“To explore the substantive connections between arts and business and open up a conversation about research and practice at the intersection of these disciplines.”
The Bolz Center for Arts Administration, the Arts Business Initiative, and UW-Madison Continuing Studies hosted the inaugural UW Arts Business Research Symposium (ABRS), March 12-14, 2014. The event served as a starting point for creating an ongoing dialogue about the intersection between arts and business. More than 100 individuals participated in the conference, with guests joining us from across the country and offering a wide range of perspectives on the topic. It was a great experience to meet so many people interested in the intersection of arts and business, including researchers, undergraduate & graduate students, educators, and practitioners.
The symposium kicked off on the evening of March 12, with a keynote address by Dr. Erica Halverson of the UW-Madison Department of Curriculum & Instruction. Dr. Halverson discussed the role of the Maker Movement within Education, followed by a great Q&A and open dialogue with the audience. The next two days were focused primarily on discussing three current movements within the field of creative entrepreneurship and business: The Creative Campus Environment, Collaborative Work Organizations, and New Funding Models. Each discussion topic was divided into three parts: a panel discussion by leading researchers and professionals, a breakout session and small group table discussions, and a presentation of student research on the topic. While the schedule was packed, it really allowed for each topic to be addressed in a variety of ways, instigating great conversation and idea generation.
Overall, the response of the attendees was extremely positive for this inaugural conference. I overheard a lot of great comments throughout the event, but for the sake of space, I share my favorite quote from an individual who works for the Metropolitan Regional Arts Council in Saint Paul, Minnesota:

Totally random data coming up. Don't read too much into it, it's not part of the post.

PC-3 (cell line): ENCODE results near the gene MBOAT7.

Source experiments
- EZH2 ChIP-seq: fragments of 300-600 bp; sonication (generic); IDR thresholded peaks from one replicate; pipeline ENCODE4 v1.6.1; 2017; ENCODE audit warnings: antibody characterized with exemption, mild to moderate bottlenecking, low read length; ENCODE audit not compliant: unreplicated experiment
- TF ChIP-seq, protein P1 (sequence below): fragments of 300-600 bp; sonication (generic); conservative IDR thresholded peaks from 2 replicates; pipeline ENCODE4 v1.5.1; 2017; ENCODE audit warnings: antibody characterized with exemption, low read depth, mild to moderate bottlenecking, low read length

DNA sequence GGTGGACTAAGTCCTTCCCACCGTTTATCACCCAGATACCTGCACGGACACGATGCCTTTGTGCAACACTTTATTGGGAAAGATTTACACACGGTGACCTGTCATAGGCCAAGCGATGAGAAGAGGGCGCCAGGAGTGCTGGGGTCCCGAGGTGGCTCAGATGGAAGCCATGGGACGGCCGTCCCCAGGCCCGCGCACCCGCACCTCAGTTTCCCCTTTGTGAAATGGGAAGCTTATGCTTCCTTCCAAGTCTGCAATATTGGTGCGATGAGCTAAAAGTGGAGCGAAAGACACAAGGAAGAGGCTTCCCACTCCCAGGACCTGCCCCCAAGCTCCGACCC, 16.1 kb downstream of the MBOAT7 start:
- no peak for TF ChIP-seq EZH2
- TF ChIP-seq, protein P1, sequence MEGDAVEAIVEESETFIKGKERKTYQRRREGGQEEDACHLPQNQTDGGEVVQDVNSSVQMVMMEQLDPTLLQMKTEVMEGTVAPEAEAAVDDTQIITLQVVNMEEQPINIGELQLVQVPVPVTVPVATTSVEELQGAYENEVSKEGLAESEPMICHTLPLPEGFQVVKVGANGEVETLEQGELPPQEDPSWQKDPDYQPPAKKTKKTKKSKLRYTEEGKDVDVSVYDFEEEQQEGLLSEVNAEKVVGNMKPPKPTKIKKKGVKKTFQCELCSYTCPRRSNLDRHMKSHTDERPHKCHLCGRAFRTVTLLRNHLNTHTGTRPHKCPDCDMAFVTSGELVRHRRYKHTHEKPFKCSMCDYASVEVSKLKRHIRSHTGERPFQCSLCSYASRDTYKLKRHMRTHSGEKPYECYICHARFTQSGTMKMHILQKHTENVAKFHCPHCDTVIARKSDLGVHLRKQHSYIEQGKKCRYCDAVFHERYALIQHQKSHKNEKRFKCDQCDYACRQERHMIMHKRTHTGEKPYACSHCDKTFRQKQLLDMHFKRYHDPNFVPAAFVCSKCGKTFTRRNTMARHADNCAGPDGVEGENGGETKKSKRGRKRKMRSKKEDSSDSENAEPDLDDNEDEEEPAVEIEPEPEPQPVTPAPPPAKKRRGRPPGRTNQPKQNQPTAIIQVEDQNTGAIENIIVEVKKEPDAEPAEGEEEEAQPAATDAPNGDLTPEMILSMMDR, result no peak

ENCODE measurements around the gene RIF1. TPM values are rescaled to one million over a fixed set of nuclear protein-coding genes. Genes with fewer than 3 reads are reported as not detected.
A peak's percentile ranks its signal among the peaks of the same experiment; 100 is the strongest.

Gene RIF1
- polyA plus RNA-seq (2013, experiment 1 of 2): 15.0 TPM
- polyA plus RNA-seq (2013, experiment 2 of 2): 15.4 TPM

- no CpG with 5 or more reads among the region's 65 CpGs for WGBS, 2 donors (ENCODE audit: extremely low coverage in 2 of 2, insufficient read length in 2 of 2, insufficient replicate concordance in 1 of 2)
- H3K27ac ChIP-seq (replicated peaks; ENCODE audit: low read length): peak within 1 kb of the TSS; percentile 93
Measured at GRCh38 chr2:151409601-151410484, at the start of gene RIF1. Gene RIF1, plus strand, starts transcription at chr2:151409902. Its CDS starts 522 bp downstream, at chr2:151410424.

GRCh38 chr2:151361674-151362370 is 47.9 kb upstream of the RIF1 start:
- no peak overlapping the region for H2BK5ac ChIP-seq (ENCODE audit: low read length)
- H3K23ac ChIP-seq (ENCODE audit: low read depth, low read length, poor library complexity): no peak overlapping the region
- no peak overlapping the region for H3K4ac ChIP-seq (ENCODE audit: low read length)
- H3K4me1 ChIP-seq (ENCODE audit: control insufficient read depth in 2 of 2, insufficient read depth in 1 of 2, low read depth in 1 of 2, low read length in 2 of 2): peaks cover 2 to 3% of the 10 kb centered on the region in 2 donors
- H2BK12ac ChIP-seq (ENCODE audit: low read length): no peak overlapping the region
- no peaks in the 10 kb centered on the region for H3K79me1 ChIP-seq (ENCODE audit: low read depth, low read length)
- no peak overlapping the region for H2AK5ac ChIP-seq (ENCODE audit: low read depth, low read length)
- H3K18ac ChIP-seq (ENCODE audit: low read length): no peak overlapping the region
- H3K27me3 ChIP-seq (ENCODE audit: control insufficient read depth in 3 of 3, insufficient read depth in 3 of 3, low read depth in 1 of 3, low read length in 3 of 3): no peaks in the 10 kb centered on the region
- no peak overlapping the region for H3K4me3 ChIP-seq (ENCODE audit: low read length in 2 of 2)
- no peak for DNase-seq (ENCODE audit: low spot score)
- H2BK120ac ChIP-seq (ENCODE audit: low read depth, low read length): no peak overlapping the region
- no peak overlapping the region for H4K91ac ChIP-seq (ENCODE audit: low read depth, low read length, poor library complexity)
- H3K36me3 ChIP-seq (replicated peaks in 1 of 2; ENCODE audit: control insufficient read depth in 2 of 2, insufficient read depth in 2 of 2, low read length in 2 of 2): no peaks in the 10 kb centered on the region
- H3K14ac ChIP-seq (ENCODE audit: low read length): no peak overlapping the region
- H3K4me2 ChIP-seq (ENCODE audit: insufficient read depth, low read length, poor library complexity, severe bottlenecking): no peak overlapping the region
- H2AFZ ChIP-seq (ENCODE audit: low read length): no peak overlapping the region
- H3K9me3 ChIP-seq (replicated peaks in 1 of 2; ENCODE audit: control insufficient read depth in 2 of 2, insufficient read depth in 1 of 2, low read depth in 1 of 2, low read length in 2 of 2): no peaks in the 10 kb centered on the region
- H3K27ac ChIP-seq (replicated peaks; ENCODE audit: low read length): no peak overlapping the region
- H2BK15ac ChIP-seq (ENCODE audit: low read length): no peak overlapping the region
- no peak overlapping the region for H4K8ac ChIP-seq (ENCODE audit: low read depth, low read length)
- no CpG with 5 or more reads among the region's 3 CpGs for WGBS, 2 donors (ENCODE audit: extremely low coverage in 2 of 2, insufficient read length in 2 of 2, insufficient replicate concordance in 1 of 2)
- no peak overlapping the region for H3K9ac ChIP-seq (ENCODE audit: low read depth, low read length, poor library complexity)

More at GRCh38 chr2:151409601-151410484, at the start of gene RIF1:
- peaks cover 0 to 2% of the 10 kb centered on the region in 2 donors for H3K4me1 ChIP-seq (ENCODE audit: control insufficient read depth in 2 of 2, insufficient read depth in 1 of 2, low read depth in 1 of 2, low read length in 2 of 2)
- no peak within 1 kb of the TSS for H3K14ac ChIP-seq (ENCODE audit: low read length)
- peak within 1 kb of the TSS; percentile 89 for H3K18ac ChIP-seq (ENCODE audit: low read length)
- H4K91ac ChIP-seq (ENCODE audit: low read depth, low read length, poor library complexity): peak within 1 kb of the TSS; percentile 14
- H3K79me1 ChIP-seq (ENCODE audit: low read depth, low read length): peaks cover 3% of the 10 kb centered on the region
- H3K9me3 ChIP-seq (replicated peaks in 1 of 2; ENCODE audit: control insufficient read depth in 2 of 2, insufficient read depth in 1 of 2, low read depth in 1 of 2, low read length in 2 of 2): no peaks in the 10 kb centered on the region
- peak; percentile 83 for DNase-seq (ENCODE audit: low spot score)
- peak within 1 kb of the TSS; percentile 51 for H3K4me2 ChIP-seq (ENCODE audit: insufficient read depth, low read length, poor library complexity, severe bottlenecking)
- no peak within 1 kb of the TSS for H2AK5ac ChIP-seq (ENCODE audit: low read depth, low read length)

“This conference inspired new ways of considering risk and reward, framing innovation as both structure and content across sectors...I was also delighted to connect with people outside of my immediate geographic community who are similarly interested in the reciprocal nature of art and entrepreneurship. In this respect, the conference solidified these relationships as a cohort of innovation champions. With super-charged enthusiasm, I’ve already reserved the dates for next
year’s symposium.” - Shannon Forney, Program Director, MRAC
Because I am particularly interested in returning to practitioner work after graduation, it would have been exciting to dive even further into the details of how these great research projects have been implemented in the business models of various arts organizations. As the conference evolves next year, I look forward to the opportunity for it to provide even more examples of how the practical application of research is impacting the arts world. Perhaps future conferences could even incorporate a nonprofit case competition, allowing students to put their academic skills to the test solving a real-world issue!
This conference was truly a success, and another step in helping the Bolz Center solidify itself as a top program for research in the field of arts management. It was great to hear arts leaders with such a diversity of experience discussing the immediate issues facing our field. I look forward to participating in the 2015 Arts Business Research Symposium. I hope you’ll join me!